By day four of our trip, the supply of teddy bears and knitted goods are about half gone. I suspect that we will run out before the end of the camp – but that is OK! Thank you again to the generous knitters in Canberra who provided such beautiful and warm gifts for the children who visit the clinic.
The clinic is going very well so far. Since day one we have managed to see another 74 patients taking our total up to 90 patients in 4 days. We’ve seen 45 children under the age of 12, a further 7 children between 12 and 18 years old and 38 adults. I’ve had some return patients from when I was here in 2016 and it is encouraging to see they are looking after their teeth!
The team here at the clinic are fantastic, we have three young midwives, a nurse in charge and the lab assistant and they are really keen to work. Our two young health assistants have rolled up their sleeves too. These health assistants, based on their roles in the community, we could consider to be doctors.
Ghandruk is a very remote area and clinic staff will often be confronted by dental issues. Knowing some of the basics is really important to help with managing patients who will come to the clinic. Yesterday I spent about 30 minutes talking with the midwives about the development of teeth. Their roles as health care workers should emphasise the importance of looking after the mother’s and their baby’s teeth.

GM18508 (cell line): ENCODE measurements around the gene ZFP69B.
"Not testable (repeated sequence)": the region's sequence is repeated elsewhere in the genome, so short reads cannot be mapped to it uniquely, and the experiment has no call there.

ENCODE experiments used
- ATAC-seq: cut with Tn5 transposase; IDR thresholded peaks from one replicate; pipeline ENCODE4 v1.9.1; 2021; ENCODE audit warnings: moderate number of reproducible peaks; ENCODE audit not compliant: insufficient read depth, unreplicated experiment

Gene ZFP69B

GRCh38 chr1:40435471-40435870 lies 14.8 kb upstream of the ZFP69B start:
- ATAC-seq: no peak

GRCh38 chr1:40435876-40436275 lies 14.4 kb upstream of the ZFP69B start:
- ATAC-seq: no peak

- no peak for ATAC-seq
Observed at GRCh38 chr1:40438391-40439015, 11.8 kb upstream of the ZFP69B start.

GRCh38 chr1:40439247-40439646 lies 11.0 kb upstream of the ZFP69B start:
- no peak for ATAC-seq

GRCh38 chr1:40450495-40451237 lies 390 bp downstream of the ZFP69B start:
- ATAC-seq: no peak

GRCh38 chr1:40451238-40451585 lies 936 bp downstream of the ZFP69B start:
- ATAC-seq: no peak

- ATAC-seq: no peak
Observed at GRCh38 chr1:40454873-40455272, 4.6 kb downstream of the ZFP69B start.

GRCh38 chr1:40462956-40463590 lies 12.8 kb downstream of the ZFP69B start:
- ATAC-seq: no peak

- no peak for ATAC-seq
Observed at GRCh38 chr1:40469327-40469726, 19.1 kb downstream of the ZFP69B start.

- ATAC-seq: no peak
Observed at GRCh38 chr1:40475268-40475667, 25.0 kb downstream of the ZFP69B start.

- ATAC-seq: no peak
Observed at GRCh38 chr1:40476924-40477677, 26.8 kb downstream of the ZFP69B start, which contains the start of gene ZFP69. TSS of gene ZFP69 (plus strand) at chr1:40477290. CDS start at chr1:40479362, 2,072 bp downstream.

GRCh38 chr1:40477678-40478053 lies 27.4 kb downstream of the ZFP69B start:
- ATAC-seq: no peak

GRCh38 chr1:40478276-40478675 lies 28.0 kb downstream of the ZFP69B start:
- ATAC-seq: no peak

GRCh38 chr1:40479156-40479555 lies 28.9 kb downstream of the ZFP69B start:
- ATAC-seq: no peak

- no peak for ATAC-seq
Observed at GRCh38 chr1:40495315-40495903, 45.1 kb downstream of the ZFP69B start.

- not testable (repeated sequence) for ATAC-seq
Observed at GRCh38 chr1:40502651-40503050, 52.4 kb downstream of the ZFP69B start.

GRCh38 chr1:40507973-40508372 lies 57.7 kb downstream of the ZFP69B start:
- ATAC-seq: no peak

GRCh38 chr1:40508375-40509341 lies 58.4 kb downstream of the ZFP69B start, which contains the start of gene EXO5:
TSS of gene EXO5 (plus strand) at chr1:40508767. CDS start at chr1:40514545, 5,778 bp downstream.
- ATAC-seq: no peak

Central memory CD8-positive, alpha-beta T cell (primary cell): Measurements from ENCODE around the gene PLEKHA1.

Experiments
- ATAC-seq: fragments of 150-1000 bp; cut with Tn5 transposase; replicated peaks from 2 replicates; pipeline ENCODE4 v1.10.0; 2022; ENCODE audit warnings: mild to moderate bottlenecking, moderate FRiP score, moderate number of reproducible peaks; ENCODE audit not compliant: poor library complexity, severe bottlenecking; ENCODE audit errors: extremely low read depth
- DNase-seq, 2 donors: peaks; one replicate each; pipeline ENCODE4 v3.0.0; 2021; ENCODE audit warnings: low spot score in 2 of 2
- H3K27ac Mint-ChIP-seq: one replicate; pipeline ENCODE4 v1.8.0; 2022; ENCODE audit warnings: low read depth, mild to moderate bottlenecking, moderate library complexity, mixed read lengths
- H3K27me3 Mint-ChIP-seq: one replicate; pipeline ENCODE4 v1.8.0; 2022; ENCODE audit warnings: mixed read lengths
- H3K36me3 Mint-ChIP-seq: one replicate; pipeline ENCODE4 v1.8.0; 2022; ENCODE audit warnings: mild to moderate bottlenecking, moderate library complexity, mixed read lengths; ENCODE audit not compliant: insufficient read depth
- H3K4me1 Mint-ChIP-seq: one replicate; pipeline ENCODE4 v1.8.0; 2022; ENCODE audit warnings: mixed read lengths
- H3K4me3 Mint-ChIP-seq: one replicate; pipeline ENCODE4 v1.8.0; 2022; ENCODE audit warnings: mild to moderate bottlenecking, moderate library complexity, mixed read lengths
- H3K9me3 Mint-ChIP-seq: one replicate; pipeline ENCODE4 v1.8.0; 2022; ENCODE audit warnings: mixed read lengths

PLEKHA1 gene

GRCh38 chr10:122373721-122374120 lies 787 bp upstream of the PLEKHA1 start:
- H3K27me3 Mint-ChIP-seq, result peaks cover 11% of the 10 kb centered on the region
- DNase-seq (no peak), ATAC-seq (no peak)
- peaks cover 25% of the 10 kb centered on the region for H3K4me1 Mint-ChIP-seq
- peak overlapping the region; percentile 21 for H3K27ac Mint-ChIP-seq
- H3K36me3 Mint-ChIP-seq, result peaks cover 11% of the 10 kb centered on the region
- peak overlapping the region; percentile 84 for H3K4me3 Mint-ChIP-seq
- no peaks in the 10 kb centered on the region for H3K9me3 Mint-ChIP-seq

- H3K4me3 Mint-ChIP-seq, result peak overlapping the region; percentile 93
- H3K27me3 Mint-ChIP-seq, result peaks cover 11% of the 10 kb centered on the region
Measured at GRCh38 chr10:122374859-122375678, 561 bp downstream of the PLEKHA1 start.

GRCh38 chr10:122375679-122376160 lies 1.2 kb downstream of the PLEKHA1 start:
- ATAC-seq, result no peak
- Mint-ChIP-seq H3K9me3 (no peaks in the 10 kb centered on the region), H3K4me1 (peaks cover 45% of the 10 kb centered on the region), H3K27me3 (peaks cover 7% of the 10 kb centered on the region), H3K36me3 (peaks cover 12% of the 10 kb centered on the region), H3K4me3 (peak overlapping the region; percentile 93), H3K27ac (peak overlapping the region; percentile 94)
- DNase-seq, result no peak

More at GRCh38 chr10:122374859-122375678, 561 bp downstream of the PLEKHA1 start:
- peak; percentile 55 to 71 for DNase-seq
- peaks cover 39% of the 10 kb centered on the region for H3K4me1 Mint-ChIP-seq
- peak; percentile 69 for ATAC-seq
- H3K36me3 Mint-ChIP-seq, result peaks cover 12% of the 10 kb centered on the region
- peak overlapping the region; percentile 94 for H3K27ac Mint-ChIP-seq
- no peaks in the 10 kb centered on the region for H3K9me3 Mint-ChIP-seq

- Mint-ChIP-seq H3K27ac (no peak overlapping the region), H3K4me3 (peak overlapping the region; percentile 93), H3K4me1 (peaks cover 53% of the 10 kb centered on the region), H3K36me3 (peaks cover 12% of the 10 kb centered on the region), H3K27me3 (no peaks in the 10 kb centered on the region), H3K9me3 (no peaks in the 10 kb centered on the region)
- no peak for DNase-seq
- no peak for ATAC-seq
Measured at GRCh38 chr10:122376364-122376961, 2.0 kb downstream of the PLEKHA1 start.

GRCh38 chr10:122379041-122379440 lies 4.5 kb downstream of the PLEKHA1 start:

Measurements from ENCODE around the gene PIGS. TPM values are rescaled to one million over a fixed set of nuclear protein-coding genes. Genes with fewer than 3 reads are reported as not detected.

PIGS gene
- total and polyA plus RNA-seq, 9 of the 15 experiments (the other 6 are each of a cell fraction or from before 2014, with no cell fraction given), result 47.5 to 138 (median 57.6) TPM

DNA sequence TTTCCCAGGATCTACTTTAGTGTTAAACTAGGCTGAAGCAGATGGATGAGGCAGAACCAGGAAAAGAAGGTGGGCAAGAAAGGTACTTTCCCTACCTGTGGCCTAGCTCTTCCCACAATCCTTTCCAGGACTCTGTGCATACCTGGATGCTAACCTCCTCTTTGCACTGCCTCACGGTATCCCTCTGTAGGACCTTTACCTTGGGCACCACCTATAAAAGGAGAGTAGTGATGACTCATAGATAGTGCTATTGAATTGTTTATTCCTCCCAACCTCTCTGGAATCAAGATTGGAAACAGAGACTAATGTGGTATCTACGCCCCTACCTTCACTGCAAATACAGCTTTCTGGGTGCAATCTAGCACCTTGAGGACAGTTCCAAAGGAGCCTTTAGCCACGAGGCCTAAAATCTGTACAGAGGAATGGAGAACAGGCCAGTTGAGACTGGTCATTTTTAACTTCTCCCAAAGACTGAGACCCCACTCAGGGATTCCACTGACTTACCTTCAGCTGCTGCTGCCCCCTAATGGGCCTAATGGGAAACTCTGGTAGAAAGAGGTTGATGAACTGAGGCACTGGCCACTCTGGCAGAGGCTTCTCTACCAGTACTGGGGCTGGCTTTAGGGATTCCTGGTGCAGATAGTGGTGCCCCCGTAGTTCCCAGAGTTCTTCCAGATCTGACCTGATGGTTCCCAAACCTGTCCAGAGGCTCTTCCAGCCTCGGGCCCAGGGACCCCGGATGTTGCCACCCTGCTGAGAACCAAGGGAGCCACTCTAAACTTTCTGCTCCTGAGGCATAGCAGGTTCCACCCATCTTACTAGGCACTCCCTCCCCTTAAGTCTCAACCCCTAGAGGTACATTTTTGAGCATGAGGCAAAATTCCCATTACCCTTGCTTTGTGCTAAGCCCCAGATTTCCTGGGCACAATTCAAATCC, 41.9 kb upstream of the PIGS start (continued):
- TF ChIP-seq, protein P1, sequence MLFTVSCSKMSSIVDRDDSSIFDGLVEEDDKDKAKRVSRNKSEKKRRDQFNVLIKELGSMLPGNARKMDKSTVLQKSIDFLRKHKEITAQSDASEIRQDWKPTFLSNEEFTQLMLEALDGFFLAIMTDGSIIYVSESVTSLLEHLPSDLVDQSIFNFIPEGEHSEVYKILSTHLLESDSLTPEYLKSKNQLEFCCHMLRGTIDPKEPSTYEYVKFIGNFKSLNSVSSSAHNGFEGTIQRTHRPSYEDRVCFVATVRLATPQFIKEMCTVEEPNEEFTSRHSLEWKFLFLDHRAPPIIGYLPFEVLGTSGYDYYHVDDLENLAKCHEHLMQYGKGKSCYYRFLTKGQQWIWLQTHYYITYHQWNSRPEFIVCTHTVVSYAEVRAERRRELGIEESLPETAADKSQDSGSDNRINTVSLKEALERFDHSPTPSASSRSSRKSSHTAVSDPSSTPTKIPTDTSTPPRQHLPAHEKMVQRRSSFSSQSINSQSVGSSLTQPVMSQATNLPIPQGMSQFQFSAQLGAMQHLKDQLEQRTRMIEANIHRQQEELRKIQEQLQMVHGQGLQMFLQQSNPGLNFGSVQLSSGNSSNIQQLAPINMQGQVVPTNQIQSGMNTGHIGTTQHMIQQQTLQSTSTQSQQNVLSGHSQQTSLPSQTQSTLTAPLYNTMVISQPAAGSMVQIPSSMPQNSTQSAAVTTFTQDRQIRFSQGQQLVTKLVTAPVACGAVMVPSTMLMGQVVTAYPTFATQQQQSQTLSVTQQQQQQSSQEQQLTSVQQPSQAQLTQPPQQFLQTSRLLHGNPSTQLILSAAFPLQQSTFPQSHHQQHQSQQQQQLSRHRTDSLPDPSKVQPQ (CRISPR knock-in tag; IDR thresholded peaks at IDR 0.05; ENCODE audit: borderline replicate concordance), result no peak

Before I sign off today, I’d like to tell you about the weather. It’s very cold and when I look up into the sky all I see is snow covered mountains of the Annapurnas. Ghandruk is only at about 1950m and Annapurna Base camp is about 4000m, so we are relatively low, but still nearly 2km in the sky.